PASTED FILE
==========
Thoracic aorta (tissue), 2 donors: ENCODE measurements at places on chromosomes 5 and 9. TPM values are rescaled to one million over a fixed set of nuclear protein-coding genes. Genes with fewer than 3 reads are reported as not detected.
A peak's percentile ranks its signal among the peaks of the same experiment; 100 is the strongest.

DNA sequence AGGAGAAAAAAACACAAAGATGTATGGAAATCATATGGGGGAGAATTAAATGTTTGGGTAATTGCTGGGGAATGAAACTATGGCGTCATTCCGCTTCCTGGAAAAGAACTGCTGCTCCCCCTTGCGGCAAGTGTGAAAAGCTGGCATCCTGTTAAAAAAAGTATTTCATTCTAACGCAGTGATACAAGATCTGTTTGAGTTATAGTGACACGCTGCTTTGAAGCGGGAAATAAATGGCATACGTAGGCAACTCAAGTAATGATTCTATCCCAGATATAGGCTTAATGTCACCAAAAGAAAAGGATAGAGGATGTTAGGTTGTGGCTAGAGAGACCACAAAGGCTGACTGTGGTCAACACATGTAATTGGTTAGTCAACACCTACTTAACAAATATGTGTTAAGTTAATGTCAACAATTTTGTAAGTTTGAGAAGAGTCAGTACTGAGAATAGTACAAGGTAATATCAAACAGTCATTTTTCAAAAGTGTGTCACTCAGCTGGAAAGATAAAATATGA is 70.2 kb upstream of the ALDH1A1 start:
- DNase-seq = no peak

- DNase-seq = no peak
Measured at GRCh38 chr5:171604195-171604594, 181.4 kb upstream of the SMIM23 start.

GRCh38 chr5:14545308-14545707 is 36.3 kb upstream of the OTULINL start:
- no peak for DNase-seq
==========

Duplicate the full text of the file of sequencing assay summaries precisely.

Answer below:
Thoracic aorta (tissue), 2 donors: ENCODE measurements at places on chromosomes 5 and 9. TPM values are rescaled to one million over a fixed set of nuclear protein-coding genes. Genes with fewer than 3 reads are reported as not detected.
A peak's percentile ranks its signal among the peaks of the same experiment; 100 is the strongest.

DNA sequence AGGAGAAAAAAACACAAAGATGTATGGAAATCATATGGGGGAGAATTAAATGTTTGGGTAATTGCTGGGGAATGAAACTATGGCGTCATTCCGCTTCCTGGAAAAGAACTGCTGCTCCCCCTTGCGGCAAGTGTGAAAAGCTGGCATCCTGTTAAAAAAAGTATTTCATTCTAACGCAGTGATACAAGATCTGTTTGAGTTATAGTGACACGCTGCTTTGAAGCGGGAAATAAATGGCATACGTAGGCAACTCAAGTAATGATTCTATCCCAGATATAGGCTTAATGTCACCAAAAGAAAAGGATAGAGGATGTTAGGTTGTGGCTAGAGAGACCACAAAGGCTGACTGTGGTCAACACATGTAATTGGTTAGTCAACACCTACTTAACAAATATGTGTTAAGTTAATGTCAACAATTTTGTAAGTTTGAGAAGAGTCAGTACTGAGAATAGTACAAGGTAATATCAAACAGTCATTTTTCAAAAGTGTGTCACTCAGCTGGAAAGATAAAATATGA is 70.2 kb upstream of the ALDH1A1 start:
- DNase-seq = no peak

- DNase-seq = no peak
Measured at GRCh38 chr5:171604195-171604594, 181.4 kb upstream of the SMIM23 start.

GRCh38 chr5:14545308-14545707 is 36.3 kb upstream of the OTULINL start:
- no peak for DNase-seq